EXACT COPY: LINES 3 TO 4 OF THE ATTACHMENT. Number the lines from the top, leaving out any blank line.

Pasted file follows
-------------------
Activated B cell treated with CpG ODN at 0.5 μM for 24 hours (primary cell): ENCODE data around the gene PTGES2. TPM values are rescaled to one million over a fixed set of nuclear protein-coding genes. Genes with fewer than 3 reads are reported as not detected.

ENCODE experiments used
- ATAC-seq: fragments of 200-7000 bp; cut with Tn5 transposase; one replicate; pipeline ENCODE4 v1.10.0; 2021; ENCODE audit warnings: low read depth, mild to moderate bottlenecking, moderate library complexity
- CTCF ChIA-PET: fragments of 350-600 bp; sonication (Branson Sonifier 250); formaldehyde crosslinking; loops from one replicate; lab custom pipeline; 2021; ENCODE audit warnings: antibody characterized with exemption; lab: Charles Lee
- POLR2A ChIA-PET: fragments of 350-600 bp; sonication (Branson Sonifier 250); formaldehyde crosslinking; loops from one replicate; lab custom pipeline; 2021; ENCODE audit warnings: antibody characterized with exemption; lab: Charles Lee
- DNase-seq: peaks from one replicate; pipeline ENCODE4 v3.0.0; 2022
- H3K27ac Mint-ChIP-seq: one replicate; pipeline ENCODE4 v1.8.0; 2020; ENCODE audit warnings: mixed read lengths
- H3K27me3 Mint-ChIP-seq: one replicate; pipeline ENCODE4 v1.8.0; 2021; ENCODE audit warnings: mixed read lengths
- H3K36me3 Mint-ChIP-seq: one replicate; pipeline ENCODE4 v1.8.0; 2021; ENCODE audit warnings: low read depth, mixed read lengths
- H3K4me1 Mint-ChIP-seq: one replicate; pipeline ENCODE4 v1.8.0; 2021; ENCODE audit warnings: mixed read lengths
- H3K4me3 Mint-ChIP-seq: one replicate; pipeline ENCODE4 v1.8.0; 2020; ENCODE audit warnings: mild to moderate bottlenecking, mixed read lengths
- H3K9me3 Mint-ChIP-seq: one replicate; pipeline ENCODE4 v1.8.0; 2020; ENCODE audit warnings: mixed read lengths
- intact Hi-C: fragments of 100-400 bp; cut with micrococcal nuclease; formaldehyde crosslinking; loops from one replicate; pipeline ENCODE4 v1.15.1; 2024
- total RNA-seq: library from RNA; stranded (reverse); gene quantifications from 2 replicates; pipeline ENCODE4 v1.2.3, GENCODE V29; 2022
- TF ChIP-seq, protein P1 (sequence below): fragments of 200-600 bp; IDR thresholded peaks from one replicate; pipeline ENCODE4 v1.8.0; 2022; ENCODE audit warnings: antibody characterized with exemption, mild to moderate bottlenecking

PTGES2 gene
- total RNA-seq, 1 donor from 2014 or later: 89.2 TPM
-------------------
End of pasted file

- ATAC-seq: fragments of 200-7000 bp; cut with Tn5 transposase; one replicate; pipeline ENCODE4 v1.10.0; 2021; ENCODE audit warnings: low read depth, mild to moderate bottlenecking, moderate library complexity
- CTCF ChIA-PET: fragments of 350-600 bp; sonication (Branson Sonifier 250); formaldehyde crosslinking; loops from one replicate; lab custom pipeline; 2021; ENCODE audit warnings: antibody characterized with exemption; lab: Charles Lee